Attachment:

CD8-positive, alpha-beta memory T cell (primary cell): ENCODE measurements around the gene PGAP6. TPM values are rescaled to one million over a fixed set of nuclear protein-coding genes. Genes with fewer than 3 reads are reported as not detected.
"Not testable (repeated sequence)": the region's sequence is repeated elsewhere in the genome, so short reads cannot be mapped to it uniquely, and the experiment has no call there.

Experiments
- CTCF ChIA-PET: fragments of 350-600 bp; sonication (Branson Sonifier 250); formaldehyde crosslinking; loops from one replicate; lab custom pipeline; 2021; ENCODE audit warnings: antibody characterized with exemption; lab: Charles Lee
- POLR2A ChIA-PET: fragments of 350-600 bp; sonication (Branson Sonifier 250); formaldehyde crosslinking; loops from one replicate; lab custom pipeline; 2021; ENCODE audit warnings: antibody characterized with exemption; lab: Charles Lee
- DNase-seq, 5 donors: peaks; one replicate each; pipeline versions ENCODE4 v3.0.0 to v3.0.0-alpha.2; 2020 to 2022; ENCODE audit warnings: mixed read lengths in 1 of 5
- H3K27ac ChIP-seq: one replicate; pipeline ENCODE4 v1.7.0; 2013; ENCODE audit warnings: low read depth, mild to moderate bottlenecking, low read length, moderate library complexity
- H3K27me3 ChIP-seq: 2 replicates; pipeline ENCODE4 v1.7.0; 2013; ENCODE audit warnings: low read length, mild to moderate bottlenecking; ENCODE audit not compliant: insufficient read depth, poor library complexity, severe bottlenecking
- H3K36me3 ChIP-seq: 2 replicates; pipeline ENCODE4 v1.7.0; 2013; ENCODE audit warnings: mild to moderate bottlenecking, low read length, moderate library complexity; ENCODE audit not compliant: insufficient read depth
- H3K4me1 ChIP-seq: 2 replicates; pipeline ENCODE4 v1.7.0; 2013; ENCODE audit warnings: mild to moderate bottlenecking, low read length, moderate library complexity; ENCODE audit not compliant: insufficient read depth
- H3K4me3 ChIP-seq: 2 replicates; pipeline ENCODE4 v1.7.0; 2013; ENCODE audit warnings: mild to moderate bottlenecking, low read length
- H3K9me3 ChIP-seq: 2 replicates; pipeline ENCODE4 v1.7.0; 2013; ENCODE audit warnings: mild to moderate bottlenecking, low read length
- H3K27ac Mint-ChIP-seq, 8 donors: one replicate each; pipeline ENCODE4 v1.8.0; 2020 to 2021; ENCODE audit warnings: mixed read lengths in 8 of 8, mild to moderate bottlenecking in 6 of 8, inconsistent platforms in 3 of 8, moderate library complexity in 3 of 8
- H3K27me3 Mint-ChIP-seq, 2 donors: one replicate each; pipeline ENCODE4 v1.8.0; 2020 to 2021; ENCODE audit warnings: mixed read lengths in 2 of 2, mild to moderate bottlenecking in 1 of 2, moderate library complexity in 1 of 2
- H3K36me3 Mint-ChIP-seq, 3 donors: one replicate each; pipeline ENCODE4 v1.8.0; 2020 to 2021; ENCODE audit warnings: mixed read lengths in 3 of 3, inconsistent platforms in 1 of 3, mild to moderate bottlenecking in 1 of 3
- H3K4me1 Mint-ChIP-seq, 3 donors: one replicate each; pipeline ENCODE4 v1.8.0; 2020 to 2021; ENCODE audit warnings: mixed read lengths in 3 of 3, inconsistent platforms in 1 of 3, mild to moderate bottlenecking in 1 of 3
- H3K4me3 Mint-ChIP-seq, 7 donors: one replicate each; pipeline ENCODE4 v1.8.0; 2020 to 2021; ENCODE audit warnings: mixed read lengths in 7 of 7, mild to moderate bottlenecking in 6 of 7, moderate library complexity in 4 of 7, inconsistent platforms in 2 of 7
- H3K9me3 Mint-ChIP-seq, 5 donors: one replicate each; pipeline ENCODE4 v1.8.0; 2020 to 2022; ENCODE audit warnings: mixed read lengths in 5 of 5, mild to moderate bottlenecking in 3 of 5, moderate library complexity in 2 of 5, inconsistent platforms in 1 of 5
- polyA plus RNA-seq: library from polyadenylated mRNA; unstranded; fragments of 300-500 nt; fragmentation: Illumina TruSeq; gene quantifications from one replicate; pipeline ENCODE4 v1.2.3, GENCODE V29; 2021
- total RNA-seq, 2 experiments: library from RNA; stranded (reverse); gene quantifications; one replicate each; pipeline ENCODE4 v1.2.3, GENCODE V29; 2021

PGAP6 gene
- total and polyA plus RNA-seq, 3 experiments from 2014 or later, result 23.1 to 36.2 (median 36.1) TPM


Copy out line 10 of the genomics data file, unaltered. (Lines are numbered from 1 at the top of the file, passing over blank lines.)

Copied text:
- H3K4me1 ChIP-seq: 2 replicates; pipeline ENCODE4 v1.7.0; 2013; ENCODE audit warnings: mild to moderate bottlenecking, low read length, moderate library complexity; ENCODE audit not compliant: insufficient read depth